I want to make predictions for a bayesian multilevel which basically looks like: $y_{it} = \alpha_{i} + x_{it}\beta$.

I was told that I could make predictions by using (in the case that $y_{it}$ is normally dsitributed): $\hat{y}_{it} = E(y_{it}) = \frac{1}{M}\sum_{m = 1}^{M}(\alpha_i^{(m)} + x_{it}\beta^{(m)})$.

However, I do not fully understand how this follows from the formula to make predictions: $p(y_{N+x}) = \int_{-\infty}^{+\infty} p(y_{N+x}|\theta)p(\theta|y)d\theta$.

I searched for papers all over the internet but I could not find one which explains this. Could someone explain the relationship to me or knows a paper where this is explained.

Thanks in advance!


Lets go ahead and unpack your second equation first. This is commonly called the posterior predictive distribution, and represents your beliefs about the $N+x$th datapoint conditioned on the data you have already seen. The first term $p(y_{N+x} | \alpha, \beta)$ is the model likelihood, and can be loosely interpreted as describing how probable a y value is, for a specific value of $\alpha, \beta$. Since you have already specified that y is normal, we have that $y_i|\alpha_i, \beta \sim N(\alpha_i + x_{it}\beta, \sigma^2)$. The second term $p(\alpha, \beta|y)$ is the posterior, and represents our beliefs about $\alpha, \beta$ after we have observed our data.

Now, because we have some uncertainty about the true values of our parameters, we don't want to simply use one value of our $\alpha, \beta$ to determine our predictions. Instead, we want to take into account all possible values of $\alpha, \beta$, and compute the prediction for each one, while weighting by how probable these values actually are. This is what corresponds to that integral that we see - $p(y|\alpha, \beta)$ represents the "prediction" part (sort of), while $p(\alpha, \beta | y)$ represents how probable these given values of $\alpha, \beta$ are.

In practice, the posterior is intractable, so we have to resort to sampling methods and represent our posterior with a finite number of samples. Thus our sample posterior will be discrete, and can be represented as

$$ \hat{p}(\alpha, \beta | y) = \frac{1}{M}$$

Because of the finite number of our samples, the predictive distribution equation then turns from an integral into a sum:

$$ \hat{p}(Y_{i,N+x} | y) = \sum_{m=1}^M p(Y_{i,N+x}|\alpha_i^m, \beta^m)\hat{p}(\alpha^m, \beta^m | y) = \sum_{m=1}^M \frac{p(Y_{i,N+x} | \alpha_i^m, \beta^m)}{M}$$

Thus, we have an approximation to our posterior predictive distribution. But, in this case, we don't just want a distribution, we want a specific point value prediction. So, lets take the expected value of this distribution with respect to $Y_{N+x}$ and use that as our prediction. Recall that the expected value of a normal is simply its mean: that means that our expected value of $y_{it}$ for a given value of $\alpha_i, \beta$ is simply $\alpha_i + x_{it}\beta$. Therefore, putting all of the pieces together, we have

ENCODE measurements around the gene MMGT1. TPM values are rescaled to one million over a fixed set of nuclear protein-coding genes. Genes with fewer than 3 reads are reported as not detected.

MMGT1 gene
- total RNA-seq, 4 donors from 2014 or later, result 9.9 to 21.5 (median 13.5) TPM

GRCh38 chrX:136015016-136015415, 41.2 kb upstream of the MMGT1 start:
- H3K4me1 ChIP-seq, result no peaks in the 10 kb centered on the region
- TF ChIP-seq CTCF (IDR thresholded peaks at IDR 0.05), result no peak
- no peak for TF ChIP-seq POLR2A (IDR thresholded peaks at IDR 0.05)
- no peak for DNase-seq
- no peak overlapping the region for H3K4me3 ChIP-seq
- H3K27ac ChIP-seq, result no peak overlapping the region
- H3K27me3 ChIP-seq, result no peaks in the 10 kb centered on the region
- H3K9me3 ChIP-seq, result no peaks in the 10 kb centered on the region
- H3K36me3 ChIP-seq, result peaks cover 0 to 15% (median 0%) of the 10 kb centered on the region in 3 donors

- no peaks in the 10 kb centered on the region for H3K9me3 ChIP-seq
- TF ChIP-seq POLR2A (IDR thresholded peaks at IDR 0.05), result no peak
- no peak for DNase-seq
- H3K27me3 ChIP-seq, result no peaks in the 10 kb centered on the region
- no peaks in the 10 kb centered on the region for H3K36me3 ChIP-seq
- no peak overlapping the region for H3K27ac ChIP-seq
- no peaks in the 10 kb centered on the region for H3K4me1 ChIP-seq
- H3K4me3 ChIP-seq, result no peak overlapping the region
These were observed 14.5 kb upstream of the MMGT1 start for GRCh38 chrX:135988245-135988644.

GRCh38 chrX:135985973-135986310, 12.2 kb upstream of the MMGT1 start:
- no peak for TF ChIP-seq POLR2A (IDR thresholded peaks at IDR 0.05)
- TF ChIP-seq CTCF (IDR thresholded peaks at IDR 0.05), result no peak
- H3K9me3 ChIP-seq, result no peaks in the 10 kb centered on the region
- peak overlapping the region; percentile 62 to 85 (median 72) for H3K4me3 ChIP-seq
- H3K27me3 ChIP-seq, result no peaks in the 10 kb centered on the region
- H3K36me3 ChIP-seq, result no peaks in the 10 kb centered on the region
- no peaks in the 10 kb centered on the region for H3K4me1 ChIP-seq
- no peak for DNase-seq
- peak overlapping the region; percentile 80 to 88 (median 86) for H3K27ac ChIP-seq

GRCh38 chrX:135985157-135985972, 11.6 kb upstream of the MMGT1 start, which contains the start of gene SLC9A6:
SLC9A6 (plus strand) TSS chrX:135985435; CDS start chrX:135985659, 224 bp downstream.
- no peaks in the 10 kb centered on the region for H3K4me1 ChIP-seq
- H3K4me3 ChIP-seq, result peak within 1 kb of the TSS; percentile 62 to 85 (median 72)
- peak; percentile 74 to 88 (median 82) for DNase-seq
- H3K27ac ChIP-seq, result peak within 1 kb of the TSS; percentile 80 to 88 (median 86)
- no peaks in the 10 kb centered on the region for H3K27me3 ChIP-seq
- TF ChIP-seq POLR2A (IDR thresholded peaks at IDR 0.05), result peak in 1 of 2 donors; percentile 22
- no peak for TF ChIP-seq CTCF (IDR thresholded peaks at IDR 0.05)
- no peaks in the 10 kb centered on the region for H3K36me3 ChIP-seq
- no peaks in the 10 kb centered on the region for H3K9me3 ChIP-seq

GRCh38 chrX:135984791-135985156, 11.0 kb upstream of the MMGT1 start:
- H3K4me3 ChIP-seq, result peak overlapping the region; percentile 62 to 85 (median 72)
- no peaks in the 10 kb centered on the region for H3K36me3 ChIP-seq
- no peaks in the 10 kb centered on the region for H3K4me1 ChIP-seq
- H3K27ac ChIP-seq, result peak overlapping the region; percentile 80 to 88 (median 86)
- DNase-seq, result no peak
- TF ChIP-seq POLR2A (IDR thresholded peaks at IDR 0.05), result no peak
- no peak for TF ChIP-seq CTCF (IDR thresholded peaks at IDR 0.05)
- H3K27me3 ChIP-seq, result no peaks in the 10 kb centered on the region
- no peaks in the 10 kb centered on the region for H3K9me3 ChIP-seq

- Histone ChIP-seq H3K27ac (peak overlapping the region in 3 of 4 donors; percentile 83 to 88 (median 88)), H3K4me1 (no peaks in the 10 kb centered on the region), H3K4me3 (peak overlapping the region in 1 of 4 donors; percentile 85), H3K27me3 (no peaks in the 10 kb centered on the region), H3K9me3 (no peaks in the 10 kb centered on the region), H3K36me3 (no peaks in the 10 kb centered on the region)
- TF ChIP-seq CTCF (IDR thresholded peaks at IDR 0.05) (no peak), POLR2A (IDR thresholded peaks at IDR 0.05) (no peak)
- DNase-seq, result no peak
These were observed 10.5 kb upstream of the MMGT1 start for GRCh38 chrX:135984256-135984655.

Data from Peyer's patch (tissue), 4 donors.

$$\hat{Y_{i,N+x}} = \frac{1}{M}\sum_{m=1}^M \alpha_{i} + x_{i,N+x}\beta$$

You can see that this is an approximation to the expected value of the posterior predictive distribution: we are making a prediction for each given value of $\alpha, \beta$, while weighting by how probable those values actually are.


You asked for more information about why $ \hat{p}(\alpha, \beta | y) = \frac{1}{M}$. $ \hat{p}(\alpha, \beta | y)$ is whats called an empirical distribution: it is comprised of a finite sample of draws from some underlying true distribution. Since we want the posterior to be an actual probability distribution, we have the constraint that $\sum_{m=1}^M \hat{p}(\alpha, \beta | y) = 1$. The most common way to deal with this constraint is to set $\hat{p}(\alpha, \beta | y) = \frac{1}{M}$ for all values. As for the prior and likelihood, they are incorporated via the locations of the samples, not the probabilities. Lets consider a simple example.

a <- rnorm(100, 0, 1)
points(a, rep(0, len(a)))


Note that each point is given probability mass $\frac{1}{100}$, but it is the location of the points that encodes the true density. The $\frac{1}{100}$ is just there to ensure that the probability distribution sums to 1.

  • $\begingroup$ Thanks, great explanation. The only thing I don't fully understand is why we can approximate the posterior distribution $\hat{p}(\alpha, \beta|y) = \frac{1}{M}$, since it should be proportional to prior times likelihood, right? Could you maybe explain this a little bit more? $\endgroup$ – Activation Feb 11 at 12:04
  • $\begingroup$ I've added an edit expanding on that question. Hope it helps $\endgroup$ – snickerdoodles777 Feb 11 at 16:20
  • $\begingroup$ One final question/remark. Shouldn't the restriction $\sum_{m=1}^{M} \hat{p}(\alpha, \beta | y) = 1$ be $\sum_{m=1}^{M} \hat{p}(\alpha^{(m)}, \beta^{(m)} | y) = 1$? $\endgroup$ – Activation Feb 12 at 8:19

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